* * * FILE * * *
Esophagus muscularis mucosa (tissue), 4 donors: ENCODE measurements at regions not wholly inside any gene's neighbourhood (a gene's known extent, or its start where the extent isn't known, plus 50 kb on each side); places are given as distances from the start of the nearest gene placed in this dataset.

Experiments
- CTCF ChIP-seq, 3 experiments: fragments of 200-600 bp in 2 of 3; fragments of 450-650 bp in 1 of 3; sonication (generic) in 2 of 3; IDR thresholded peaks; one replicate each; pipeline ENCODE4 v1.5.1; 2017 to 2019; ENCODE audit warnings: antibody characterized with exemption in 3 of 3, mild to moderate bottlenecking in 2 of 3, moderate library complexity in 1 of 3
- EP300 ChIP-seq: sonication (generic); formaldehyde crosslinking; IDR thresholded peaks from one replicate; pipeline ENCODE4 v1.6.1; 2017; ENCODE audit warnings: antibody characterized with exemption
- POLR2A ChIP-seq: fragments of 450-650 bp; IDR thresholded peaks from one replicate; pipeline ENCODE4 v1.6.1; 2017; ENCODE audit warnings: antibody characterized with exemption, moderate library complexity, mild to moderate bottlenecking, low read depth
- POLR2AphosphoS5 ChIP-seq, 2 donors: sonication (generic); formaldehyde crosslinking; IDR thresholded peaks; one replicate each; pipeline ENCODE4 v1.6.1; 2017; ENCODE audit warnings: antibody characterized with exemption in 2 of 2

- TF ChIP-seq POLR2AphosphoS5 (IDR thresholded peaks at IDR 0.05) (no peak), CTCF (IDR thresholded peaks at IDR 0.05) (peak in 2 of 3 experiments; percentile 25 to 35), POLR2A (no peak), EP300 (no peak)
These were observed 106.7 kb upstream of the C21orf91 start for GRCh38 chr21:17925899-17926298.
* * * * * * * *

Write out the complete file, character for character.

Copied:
Esophagus muscularis mucosa (tissue), 4 donors: ENCODE measurements at regions not wholly inside any gene's neighbourhood (a gene's known extent, or its start where the extent isn't known, plus 50 kb on each side); places are given as distances from the start of the nearest gene placed in this dataset.

Experiments
- CTCF ChIP-seq, 3 experiments: fragments of 200-600 bp in 2 of 3; fragments of 450-650 bp in 1 of 3; sonication (generic) in 2 of 3; IDR thresholded peaks; one replicate each; pipeline ENCODE4 v1.5.1; 2017 to 2019; ENCODE audit warnings: antibody characterized with exemption in 3 of 3, mild to moderate bottlenecking in 2 of 3, moderate library complexity in 1 of 3
- EP300 ChIP-seq: sonication (generic); formaldehyde crosslinking; IDR thresholded peaks from one replicate; pipeline ENCODE4 v1.6.1; 2017; ENCODE audit warnings: antibody characterized with exemption
- POLR2A ChIP-seq: fragments of 450-650 bp; IDR thresholded peaks from one replicate; pipeline ENCODE4 v1.6.1; 2017; ENCODE audit warnings: antibody characterized with exemption, moderate library complexity, mild to moderate bottlenecking, low read depth
- POLR2AphosphoS5 ChIP-seq, 2 donors: sonication (generic); formaldehyde crosslinking; IDR thresholded peaks; one replicate each; pipeline ENCODE4 v1.6.1; 2017; ENCODE audit warnings: antibody characterized with exemption in 2 of 2

- TF ChIP-seq POLR2AphosphoS5 (IDR thresholded peaks at IDR 0.05) (no peak), CTCF (IDR thresholded peaks at IDR 0.05) (peak in 2 of 3 experiments; percentile 25 to 35), POLR2A (no peak), EP300 (no peak)
These were observed 106.7 kb upstream of the C21orf91 start for GRCh38 chr21:17925899-17926298.